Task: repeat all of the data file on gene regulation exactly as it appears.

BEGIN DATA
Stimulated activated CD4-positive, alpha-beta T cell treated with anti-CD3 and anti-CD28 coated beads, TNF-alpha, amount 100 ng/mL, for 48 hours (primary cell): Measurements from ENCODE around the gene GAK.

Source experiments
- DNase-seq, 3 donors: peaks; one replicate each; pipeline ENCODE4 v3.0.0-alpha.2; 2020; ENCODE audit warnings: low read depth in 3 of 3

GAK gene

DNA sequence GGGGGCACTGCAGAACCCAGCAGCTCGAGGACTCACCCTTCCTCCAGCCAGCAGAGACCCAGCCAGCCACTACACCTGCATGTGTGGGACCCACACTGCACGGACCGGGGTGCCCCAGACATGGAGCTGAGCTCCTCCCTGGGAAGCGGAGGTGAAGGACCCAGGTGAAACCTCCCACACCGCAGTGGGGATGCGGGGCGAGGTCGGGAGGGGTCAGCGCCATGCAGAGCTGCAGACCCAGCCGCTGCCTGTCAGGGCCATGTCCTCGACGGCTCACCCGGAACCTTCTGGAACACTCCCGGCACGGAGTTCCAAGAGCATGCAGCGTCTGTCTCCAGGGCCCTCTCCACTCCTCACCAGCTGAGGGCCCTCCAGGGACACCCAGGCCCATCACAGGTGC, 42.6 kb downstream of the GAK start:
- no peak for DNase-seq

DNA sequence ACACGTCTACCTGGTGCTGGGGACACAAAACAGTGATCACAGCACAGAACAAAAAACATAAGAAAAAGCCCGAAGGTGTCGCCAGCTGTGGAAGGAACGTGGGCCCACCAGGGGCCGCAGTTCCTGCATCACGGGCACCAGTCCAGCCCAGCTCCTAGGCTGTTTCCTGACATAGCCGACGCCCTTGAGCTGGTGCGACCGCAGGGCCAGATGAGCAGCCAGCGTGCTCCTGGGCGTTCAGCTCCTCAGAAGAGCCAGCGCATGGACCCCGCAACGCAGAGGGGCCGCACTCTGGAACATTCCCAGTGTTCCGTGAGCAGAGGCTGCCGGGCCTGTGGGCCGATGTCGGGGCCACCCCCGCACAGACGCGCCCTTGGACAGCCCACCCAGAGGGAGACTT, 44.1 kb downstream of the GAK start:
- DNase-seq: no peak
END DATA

Stimulated activated CD4-positive, alpha-beta T cell treated with anti-CD3 and anti-CD28 coated beads, TNF-alpha, amount 100 ng/mL, for 48 hours (primary cell): Measurements from ENCODE around the gene GAK.

Source experiments
- DNase-seq, 3 donors: peaks; one replicate each; pipeline ENCODE4 v3.0.0-alpha.2; 2020; ENCODE audit warnings: low read depth in 3 of 3

GAK gene

DNA sequence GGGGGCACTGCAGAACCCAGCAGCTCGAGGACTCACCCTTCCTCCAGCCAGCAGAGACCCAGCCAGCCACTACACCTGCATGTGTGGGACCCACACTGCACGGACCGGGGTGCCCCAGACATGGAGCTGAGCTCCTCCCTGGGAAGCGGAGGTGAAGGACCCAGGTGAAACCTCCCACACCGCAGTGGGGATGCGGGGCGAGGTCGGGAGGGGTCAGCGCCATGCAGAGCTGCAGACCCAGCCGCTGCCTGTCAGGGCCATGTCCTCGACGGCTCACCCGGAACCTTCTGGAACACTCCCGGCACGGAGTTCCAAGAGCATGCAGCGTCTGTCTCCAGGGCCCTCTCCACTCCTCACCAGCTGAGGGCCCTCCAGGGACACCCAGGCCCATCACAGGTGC, 42.6 kb downstream of the GAK start:
- no peak for DNase-seq

DNA sequence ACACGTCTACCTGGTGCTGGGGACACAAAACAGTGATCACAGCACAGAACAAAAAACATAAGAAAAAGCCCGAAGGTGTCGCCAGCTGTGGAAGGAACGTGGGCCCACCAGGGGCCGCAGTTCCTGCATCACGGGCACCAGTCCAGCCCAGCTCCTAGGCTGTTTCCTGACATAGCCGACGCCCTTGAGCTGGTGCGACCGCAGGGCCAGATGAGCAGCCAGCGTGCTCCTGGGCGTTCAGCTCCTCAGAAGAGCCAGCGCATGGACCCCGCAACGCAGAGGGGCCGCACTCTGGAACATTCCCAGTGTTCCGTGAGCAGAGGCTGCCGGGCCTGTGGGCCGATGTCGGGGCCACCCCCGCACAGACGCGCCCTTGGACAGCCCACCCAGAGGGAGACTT, 44.1 kb downstream of the GAK start:
- DNase-seq: no peak